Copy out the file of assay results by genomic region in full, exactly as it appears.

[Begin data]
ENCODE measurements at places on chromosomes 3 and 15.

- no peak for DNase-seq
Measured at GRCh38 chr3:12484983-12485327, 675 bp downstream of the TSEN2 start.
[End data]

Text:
ENCODE measurements at places on chromosomes 3 and 15.

- no peak for DNase-seq
Measured at GRCh38 chr3:12484983-12485327, 675 bp downstream of the TSEN2 start.